I wrote this e-mail to a woman who sent an e-mail to a group discussing her worries about her daughter having enough friends. I sent this response:
I am sure you are going to get a lot of e-mails telling you to not worry. I disagree however. Being an introvert (I don't know if you're introverted or actually anxious about social situation) myself, I see that it is very difficult for my daughter to not have a lot of friends (a lot meaning around 5 or so). She dislikes homeschooling because of it. While we have homeschooled for three years, I cannot blow off her desire for friends like some other parents would recommend or trust that it will 'just happen'. We are homeschooling now because I want to assure that she has a strong academic foundation and I have not felt that sending her to school at this point (even if she wants it like mad) would be best for her.
It is wonderful that you understand your personality and are thinking about this in advance. I can offer some advice.
Go to groups. It doesn't matter if it's a weekly group or monthly. I hate dragging the kids out (I also have a young one and it's a lot of work to take the 18 month old out with the others) but I recognize that I NEED to do it for the kids. Go to park days.
Be prepared to drive distances (you'll hardly ever find things within 10 minutes of your home) but if you're willing to drive 1/2 an hour (my personal limit) or 45 minutes (I know parents who do up to an hour), you'll find the number of people your daughter (and you) can befriend will increase dramatically.
Go to classes or groups even if you're not sure that they will be interesting. This is actually a rule I DON'T follow--I do not like to spend a lot of time out of the house just to get out of the house. Since I'm homeschooling for academic reasons, I need seat time for the kids. But it is probably worth while to find one or two that you can live with even if they aren't exactly what you'd prefer for your daughter.
Be flexible! Friendships DON'T happen in clubs or classes or any structured activity. They happen during down time. If kids are staying after a class to play, then stay! Be prepared to stay after every event. If it looks like your daughter is getting along with someone or talks to someone, then even if the kids aren't staying, then be prepared to offer invites. If the class was before lunch, then ask if they'd like to go to a local McDonald's (hopefully that has a playscape). You can even just make a general announcement that you're heading to a nearby park to play for a while and hope to see others there.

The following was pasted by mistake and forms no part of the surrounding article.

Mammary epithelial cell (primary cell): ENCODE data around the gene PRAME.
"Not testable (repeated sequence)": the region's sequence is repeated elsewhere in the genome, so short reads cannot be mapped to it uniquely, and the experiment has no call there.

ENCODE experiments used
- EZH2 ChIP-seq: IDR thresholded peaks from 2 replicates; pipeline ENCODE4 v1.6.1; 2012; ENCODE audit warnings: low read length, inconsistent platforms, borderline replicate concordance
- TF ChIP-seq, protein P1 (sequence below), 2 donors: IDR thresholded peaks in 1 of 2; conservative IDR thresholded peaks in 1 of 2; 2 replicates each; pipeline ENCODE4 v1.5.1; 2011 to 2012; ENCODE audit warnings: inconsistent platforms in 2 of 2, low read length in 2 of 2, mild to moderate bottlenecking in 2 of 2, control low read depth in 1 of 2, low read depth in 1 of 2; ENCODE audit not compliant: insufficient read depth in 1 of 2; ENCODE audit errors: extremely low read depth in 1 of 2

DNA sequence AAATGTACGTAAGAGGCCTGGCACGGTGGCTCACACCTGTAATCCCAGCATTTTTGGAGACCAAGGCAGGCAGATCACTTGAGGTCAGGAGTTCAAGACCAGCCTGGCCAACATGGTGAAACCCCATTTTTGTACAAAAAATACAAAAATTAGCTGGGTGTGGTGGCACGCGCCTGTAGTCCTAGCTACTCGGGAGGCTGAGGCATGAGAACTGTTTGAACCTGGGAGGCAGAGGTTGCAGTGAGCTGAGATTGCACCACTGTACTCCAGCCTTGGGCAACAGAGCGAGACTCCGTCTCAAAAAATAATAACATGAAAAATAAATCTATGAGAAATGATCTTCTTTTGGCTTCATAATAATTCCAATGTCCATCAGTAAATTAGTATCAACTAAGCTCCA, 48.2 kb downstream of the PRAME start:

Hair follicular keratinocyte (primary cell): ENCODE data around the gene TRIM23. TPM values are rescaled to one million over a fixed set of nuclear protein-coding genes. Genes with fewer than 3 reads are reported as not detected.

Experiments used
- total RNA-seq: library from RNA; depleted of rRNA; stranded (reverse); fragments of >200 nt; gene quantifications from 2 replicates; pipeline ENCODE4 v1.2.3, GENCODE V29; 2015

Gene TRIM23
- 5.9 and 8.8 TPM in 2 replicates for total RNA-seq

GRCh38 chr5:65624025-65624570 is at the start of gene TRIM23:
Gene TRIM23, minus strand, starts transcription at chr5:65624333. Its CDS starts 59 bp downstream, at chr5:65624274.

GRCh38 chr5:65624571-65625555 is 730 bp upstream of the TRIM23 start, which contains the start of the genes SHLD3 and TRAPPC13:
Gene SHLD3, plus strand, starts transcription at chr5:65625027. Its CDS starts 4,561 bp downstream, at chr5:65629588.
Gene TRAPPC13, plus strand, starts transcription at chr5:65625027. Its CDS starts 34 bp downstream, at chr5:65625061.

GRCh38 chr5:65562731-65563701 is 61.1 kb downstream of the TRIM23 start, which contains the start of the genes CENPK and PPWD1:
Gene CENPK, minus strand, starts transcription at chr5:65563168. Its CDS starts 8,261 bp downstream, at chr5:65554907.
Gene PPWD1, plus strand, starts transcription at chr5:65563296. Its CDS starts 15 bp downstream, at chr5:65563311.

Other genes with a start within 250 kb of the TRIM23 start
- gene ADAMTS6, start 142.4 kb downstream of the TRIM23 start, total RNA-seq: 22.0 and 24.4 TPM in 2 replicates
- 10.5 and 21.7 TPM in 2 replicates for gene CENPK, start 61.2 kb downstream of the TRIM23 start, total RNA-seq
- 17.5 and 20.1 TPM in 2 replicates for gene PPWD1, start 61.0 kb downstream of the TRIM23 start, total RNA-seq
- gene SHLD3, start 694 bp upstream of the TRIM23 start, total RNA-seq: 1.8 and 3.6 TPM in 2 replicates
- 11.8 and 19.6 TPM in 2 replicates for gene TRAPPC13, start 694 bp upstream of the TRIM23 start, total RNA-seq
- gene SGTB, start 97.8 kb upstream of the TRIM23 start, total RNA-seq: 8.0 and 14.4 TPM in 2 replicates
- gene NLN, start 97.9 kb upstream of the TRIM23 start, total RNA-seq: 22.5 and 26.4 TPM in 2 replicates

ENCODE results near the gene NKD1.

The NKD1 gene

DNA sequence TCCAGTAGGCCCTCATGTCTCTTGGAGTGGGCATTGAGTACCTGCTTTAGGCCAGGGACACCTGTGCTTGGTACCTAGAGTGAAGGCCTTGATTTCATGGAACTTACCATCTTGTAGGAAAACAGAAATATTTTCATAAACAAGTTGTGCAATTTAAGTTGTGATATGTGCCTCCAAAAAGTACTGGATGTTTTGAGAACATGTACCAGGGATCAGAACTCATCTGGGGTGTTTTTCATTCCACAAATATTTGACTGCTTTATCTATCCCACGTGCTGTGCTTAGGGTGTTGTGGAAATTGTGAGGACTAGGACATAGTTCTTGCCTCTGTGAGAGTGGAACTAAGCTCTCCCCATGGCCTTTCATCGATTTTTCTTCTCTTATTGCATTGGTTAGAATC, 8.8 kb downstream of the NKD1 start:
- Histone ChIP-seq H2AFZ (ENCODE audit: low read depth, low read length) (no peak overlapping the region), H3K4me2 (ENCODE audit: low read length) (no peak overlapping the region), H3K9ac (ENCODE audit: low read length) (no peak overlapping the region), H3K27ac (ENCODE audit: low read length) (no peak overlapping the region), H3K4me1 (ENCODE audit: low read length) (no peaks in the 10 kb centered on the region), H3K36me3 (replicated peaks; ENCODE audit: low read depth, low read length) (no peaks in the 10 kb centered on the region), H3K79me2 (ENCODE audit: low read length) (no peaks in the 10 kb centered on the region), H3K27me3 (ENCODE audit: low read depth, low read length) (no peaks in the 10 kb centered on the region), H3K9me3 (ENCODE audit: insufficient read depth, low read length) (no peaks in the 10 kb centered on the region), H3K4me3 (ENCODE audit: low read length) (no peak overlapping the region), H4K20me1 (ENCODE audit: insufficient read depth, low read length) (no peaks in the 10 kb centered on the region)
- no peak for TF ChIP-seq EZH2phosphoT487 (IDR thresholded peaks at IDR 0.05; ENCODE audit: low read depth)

You can join town activities, but the same rule holds for town activities. It's really hard to make friends when kids only see each other at structured activity. The structured activities should be seen as conduits through which to meet people for scheduling play dates, not the actual place where your daughter will make friends.
Hardest for me: get people's phone numbers and call them! I get phone numbers but rarely ever follow through on playdates. This is a detriment to my children and thus makes me unhappy, so I personally really need to work on this.
Not all homeschoolers are going to be good playmates for your child. Some homeschooled children really do have social issues--I've seen kids hit and behave inappropriately. Just because people are homeschooling doesn't mean they're parenting well or that their children are well-adjusted. Also, not all personalities mesh well, so not every decent kid you meet will be a good fit for yours. Going to a group where kids have been homeschooling together for a while can lead to your daughter getting the cold shoulder even if she is willing to put herself out there. Failure happens! It's disappointing, but she will get over it if she has other opportunities for success.
If you are having a hard time meeting people or finding a class/club that fits your schedule--START one! It could be a play group, a book club, a craft club, a sports club, a park day, a girls' club (that's what I did). Hosting something in your house involves a great deal of work--organizing the activities, having lots of kids over--usually leads to messes, having parents over means the house has to be clean (very hard for me though it does have a bonus that my house is cleaner than it would be), providing snacks, having strange kids using your bathroom (lids up, misses, pee on the seat), but you can allow kids to stay and play for as long as you like and you know that people who are willing to travel to your house are generally close enough for play dates. People you meet at places that are far away from your home could be an hour or more away.
The activities you read about in groups and the ones posted on-line are probably 1/2 to 1/4 of the activities going on for homeschoolers. Many homeschoolers organize activities and run classes or meetings without ever needing to invite the general population--they fill the classes through people they know personally. The ONLY way to find out about these opportunities is to go to the park days, clubs, and advertised classes and meet people. Expand your network!
It might seem daunting, but I hope those ideas help you right from the start. I had to learn them slowly over the last few years.